How they dare, these old Greek men!

In a book by Timothy Morton, Dark Ecology, I read a century ago a passage about the laws of thought: “It is strange that we always work with these old laws, without ever trying to find formal proof of it. According to the law of non-contradiction you cannot contradict yourself. You can never say –p- and -non-p- at the same time. You can never say that a meadow is a meadow and not a meadow. Yet that is exactly what we need, unless you want no meadows to exist.”

I was trilled by this idea because it reminds me of an ancient Buddhist text about being: “All is as it is. All is not as it is. All is as well as it is and not as it is. All is not as it is as well as not as it not is.” This tetralemma, or catuskoti as it is called in India, is the central idea of the Buddha and a lot of people think it is irrational. But that is only the case if you consider the logical laws of thought valid. By reading the text of Morton I realised the laws of thought are no laws at it self but decisions made by old Greek men in an attempt to dived rationality and irrationality. It is therefore possible to decide the other way around because it is not always necessary to distinguish these two fairly normal human conditions. When you think it is not necessary to do so is also not necessary to use logical operations to decide whether an object exists. Therefore it is not necessary to decide I exist at all. The uncertainties in the period of mathematical poems were not needful, because I can consider my existence as undecided. What a liberation to explain freedom in such an illogical way.I know I draw a conclusion opposite to the title of the exhibition and the manifesto. But I don’t care, and I hope you don’t either, because it is not necessary to explain freedom but to realise. By deciding, for instance, to be an artist. A few days ago I thought, “What will happen to art, in the meantime, when I sleep for about a hundred years.” And woke up, kissed by a muse. I think that art will be different and I hope that artists will continue to strive for freedom, rational or irrational.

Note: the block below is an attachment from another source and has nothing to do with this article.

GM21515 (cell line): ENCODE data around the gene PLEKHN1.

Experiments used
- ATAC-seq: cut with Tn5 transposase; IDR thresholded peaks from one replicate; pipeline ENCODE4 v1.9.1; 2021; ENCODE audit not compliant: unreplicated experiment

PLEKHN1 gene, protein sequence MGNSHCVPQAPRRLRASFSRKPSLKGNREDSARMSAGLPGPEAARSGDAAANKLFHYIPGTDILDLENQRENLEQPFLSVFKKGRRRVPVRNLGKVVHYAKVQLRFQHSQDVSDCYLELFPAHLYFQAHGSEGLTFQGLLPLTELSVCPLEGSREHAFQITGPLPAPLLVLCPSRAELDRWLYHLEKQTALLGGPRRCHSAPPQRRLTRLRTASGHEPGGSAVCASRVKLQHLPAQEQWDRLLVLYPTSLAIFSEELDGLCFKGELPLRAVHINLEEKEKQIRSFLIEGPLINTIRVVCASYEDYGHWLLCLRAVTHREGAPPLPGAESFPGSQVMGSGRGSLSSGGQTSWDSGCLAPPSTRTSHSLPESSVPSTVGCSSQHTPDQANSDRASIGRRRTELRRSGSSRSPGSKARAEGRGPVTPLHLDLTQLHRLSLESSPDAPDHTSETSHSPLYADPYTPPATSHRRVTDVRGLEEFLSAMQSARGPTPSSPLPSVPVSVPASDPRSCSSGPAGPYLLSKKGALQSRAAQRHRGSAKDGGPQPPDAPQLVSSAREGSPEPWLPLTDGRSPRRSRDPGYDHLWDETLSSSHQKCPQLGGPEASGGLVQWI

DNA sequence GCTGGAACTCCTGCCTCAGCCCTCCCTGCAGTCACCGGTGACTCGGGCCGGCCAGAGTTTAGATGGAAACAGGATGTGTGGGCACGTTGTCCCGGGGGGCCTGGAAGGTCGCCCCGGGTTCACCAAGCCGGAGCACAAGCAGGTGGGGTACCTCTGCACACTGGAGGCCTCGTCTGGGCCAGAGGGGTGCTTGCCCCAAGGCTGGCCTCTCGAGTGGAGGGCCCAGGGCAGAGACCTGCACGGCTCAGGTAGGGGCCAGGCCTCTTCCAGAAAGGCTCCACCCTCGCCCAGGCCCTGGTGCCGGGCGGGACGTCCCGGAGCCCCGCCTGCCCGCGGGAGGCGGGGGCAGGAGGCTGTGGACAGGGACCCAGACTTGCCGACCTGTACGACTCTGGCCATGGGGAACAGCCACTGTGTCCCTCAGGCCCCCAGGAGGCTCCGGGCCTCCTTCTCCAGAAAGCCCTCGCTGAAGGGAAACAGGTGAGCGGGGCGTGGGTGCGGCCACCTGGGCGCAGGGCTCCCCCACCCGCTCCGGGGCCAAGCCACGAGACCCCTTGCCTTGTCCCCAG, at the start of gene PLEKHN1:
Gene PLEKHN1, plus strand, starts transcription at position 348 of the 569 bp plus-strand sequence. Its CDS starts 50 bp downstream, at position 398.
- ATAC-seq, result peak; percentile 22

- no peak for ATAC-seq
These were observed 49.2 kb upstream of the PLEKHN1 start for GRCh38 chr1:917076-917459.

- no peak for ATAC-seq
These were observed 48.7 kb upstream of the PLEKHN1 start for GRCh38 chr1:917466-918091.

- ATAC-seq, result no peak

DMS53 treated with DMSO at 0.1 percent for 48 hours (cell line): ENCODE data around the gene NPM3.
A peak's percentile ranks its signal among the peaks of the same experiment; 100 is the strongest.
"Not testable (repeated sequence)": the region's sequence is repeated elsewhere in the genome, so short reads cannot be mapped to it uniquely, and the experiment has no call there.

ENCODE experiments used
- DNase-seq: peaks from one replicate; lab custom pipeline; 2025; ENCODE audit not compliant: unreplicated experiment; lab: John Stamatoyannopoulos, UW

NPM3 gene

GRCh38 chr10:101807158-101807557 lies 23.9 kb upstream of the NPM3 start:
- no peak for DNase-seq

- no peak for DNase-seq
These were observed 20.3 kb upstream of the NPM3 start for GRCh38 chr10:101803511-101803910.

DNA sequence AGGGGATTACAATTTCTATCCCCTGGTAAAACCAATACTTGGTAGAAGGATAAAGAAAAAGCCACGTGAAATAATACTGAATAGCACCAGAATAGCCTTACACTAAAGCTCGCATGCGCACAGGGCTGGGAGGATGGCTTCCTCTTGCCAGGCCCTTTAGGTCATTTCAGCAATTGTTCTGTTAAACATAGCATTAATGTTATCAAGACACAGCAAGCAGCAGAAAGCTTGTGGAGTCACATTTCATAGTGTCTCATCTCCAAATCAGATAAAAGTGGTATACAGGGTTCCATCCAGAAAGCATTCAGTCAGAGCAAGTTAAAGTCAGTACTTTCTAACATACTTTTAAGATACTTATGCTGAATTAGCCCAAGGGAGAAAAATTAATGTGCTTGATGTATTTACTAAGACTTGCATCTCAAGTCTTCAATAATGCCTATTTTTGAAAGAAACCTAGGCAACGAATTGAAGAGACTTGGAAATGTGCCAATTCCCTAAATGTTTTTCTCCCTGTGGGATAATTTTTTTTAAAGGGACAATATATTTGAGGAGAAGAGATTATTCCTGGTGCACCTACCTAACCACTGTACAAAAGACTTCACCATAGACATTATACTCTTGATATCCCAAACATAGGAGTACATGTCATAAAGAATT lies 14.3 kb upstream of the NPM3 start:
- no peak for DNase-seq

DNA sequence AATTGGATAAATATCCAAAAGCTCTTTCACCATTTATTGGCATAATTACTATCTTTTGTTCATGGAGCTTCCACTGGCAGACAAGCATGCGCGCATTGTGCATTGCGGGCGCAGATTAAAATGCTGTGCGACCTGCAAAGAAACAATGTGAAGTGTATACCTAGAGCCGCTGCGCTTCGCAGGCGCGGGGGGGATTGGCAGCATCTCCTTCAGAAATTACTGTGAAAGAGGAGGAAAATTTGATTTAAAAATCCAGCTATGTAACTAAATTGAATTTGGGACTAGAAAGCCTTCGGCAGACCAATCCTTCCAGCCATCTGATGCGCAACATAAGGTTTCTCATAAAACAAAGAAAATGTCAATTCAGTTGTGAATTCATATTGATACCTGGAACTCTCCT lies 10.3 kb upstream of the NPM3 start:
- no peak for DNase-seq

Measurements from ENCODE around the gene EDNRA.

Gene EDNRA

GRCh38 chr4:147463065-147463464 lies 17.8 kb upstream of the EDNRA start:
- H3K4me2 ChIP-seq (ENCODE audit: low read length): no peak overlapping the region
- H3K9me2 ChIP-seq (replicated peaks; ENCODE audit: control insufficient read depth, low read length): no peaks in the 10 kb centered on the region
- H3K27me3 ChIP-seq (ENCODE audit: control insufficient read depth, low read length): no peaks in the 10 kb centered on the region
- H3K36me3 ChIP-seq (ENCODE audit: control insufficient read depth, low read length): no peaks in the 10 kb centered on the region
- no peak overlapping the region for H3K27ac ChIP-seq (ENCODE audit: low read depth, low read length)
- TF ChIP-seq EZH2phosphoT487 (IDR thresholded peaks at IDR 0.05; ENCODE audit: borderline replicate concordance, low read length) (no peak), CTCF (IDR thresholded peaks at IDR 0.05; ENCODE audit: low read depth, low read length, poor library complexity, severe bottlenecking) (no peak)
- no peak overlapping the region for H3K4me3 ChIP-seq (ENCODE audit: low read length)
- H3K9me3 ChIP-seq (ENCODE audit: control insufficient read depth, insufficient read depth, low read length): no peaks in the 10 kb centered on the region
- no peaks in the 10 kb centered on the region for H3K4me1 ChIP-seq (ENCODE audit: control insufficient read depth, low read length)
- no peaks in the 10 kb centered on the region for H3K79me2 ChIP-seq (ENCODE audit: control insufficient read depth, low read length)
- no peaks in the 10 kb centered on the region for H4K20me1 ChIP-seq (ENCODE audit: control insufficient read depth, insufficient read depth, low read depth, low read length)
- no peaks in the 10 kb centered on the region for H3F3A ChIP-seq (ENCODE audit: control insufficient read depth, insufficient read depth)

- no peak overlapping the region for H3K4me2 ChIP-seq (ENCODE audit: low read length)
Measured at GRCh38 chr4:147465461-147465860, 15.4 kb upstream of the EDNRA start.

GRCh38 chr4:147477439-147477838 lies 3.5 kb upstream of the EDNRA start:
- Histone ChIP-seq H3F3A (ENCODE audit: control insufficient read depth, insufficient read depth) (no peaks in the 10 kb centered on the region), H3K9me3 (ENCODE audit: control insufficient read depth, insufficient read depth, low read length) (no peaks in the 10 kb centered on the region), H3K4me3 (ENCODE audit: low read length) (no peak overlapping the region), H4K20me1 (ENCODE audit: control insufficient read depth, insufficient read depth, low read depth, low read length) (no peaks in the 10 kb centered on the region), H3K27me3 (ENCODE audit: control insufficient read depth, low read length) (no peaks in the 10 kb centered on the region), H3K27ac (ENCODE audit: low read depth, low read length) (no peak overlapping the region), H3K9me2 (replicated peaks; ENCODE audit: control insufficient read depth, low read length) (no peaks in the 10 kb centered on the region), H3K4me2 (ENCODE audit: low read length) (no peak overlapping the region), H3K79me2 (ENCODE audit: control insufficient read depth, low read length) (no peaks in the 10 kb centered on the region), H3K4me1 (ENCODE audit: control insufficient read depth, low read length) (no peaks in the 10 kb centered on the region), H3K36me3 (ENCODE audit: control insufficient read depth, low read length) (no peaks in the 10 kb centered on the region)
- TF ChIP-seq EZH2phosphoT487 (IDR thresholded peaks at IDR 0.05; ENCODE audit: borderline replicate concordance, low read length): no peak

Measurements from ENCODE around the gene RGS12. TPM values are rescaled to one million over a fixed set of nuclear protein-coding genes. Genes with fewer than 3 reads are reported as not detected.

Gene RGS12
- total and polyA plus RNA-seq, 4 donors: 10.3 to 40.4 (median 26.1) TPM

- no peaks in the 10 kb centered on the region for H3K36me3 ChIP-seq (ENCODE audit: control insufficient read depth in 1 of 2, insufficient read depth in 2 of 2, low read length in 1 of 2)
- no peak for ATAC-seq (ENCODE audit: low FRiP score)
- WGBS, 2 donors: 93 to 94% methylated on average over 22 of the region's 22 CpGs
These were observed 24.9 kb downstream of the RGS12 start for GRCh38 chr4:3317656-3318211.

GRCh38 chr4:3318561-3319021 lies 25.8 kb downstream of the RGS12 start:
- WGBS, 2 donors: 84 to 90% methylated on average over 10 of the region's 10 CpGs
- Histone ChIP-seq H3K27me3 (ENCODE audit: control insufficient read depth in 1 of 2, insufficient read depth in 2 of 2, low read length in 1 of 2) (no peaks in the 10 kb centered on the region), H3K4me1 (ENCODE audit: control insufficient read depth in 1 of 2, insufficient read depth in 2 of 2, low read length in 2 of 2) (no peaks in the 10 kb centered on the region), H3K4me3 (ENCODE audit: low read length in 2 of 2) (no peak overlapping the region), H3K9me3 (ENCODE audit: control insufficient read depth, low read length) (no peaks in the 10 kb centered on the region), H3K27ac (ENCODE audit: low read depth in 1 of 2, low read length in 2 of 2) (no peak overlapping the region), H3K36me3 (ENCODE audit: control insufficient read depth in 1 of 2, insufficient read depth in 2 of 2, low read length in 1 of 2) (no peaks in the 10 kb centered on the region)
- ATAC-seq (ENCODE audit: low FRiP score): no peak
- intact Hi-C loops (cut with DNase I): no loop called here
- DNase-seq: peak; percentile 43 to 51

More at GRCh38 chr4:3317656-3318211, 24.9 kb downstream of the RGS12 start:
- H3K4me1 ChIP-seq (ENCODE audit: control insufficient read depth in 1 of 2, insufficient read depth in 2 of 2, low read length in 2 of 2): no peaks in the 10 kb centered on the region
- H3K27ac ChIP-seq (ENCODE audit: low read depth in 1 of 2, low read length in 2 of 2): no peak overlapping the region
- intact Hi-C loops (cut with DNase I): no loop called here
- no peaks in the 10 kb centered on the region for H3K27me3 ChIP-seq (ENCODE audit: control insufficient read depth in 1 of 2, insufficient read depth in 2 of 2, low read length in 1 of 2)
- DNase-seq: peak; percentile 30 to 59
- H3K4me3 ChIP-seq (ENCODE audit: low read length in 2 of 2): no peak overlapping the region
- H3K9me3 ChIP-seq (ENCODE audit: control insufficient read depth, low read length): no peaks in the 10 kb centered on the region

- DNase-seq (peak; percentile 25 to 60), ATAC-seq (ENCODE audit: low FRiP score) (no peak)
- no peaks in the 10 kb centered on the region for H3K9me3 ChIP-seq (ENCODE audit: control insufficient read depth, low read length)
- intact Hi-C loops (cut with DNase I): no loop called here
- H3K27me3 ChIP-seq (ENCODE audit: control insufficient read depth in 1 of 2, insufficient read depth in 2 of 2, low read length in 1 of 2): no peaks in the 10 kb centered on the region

Campus Congres - Sint Lucas Antwerpen - KdG (Karel de Grote Hogeschool), Kerkstraat, Antwerpen, België

What happens, when the lines between artists, curators and artworks are crossed?
Students of Heinrich-Heine-University Duesseldorf, the Art Academy Duesseldorf and the Sint Lucas School of Arts Antwerp have explored this question in a joint project.

Opening speech by Ad van Rosmalen, Dean of Sint Lucas Antwerp.

23.03 till 10.04.2018
Venue: Weltzimmer Düsseldorf

27.04 till 12.05 2018
Venue: Sint Laurentius Church Antwerp

Photographs by Bärbel Möllmann and Jochen Müller